Journal Information
Vol. 97. Issue 2.
Pages 87-94 (01 August 2022)
Vol. 97. Issue 2.
Pages 87-94 (01 August 2022)
Original Article
Open Access
Clinical reasoning evaluation using script concordance test in primary care residents
Evaluación mediante script concordance test del razonamiento clínico de residentes en Atención Primaria
Carlos Iglesias Gómeza,
Corresponding author

Corresponding author.
, Ofelia González Sequerosb, Diego Salmerón Martínezc,d,e
a Centro de Salud Alcantarilla-Sangonera, Servicio Murciano de Salud, Alcantarilla, Murcia, Spain
b Departamento de Anatomía Humana y Psicobiología, Facultad de Medicina, Universidad de Murcia, Campus de Espinardo, Murcia, Spain
c Departamento de Ciencias Sociosanitarias, Universidad de Murcia, Campus de Espinardo, Murcia, Spain
d Centro de Investigación Biomédica en Red (CIBER) Epidemiología y Salud Pública (CIBERESP), Murcia, Spain
e Instituto Murciano de Investigación Biomédica-Arrixaca, El Palmar, Murcia, Spain
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Actual unawareness about paediatric resident’s residency program factual clinical reasoning precludes professional retraining directed to solve deficiencies. Script Concordance Test (SCT) evaluates clinical reasoning due to its orientation to usual clinical practice but surprisingly it has not been used in Spain for Paediatric Primary Care clinical reasoning evaluation so far. Due to this we consider it to be of relevance to design a Paediatric Primary Care SCT which meets validity, reliability and accessibility criteria described on bibliography.


Development, validation and application of an SCT questionnaire for clinical reasoning analysis in Paediatric Primary Care applied on a population of paediatric residents and which includes demographic and employment data in order to study possible relationship between them and achieved scores.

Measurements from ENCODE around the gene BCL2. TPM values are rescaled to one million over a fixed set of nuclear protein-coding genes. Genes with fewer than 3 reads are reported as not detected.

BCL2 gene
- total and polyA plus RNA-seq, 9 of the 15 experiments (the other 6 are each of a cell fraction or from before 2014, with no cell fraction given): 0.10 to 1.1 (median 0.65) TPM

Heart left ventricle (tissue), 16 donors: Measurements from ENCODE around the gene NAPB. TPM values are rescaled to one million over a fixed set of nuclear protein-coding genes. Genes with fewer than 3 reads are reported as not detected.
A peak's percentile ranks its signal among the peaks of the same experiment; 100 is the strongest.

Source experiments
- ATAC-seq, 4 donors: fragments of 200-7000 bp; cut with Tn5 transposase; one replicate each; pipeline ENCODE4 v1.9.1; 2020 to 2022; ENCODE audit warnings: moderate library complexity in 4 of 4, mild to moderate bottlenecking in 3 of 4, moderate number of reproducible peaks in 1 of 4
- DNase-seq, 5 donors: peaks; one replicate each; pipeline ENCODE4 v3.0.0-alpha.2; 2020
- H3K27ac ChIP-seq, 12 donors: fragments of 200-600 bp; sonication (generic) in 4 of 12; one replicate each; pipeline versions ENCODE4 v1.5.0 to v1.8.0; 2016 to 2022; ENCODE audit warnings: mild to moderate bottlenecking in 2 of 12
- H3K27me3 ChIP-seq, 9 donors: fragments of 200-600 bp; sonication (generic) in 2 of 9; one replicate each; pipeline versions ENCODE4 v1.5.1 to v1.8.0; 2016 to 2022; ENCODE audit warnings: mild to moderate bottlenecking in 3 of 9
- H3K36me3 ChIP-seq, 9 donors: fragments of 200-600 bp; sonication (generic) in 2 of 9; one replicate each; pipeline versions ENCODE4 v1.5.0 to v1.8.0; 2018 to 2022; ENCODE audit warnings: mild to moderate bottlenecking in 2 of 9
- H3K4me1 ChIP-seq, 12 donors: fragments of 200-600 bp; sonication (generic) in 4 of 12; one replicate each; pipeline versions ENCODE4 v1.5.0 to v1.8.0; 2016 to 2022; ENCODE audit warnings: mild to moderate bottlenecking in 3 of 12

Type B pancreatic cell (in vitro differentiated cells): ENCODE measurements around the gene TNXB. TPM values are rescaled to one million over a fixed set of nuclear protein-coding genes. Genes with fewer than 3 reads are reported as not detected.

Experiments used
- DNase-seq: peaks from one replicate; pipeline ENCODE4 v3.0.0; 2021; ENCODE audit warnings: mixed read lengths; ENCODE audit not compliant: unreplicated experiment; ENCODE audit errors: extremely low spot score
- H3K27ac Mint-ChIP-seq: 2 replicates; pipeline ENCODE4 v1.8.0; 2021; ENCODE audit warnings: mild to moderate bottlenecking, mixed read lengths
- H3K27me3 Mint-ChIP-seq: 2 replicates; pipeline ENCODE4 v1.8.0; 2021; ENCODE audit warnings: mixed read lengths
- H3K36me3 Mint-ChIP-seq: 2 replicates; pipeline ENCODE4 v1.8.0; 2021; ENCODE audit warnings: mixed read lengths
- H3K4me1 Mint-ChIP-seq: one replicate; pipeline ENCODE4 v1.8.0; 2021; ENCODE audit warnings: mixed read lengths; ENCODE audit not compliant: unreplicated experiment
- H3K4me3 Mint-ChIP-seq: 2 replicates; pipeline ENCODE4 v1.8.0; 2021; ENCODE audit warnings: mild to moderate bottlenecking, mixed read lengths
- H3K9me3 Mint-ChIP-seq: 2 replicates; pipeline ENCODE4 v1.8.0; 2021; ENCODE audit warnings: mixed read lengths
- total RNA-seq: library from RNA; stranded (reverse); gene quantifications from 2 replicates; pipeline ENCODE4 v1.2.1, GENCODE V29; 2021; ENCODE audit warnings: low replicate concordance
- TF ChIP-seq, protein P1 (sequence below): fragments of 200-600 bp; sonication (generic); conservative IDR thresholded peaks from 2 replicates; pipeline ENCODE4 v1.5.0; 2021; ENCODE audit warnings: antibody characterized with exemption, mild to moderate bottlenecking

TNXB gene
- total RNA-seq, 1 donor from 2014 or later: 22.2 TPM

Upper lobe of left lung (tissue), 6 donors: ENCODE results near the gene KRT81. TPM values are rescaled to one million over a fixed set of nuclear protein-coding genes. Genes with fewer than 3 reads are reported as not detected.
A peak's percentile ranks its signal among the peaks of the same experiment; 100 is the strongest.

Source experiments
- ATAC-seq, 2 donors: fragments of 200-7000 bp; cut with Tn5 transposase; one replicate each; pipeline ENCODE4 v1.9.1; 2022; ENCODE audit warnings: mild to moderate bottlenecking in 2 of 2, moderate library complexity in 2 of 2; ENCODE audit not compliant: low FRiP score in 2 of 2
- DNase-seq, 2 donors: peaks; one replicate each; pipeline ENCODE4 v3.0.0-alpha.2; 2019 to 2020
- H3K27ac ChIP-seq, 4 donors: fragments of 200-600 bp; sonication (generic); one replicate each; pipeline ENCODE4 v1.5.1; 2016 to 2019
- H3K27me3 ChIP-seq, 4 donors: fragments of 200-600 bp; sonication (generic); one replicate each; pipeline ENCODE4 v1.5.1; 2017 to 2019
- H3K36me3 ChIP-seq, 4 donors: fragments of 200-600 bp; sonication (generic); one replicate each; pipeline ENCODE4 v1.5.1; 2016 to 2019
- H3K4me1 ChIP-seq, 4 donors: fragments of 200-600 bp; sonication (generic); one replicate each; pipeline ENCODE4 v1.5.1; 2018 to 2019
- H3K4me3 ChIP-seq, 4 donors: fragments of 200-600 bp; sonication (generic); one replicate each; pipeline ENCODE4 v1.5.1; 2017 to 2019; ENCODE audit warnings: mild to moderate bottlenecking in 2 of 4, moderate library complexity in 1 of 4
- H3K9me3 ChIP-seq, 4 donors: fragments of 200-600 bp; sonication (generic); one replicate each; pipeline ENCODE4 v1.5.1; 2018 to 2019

Our SCT was approved by an experts committee. It met reliability and accessibility criteria and it allowed distinguishing experts from paediatric internal residents. No statistically significant differences were found concerning age, gender, type and duration of the training received in Primary Care, and the completion of a course on that training.


We developed a SCT that was approved by a Paediatric experts committee, it met reliability and accessibility criteria and it allowed distinguishing clinical reasoning from experts and paediatric internal residents. Except second year residency program, we didn’t objectified relevant differences in residency program year, age, gender, duration and realization of Paediatric Primary Care rotation, and training course realization.

Script concordance test
Pediatric primary care
Medical evaluation
Training course
Clinical reasoning

Actualmente desconocemos el razonamiento clínico objetivo de los residentes durante su formación, lo que impide orientar su reciclaje formativo a solventar los déficits detectados. El Script Concordance Test evalúa el razonamiento clínico planteando situaciones clínicas reales, pero aún no ha sido utilizado en España con contenidos propios de Atención Primaria. Por ello consideramos relevante diseñar un Script Concordance Test de Atención Primaria que cumpla los criterios de validez, fiabilidad y aceptabilidad descritos en la bibliografía.


Elaboración, corrección y validación de un Script Concordance Test para evaluar el razonamiento clínico en Atención Primaria de los residentes y que incluya variables socio-laborales para estudiar su posible relación con la puntuación obtenida.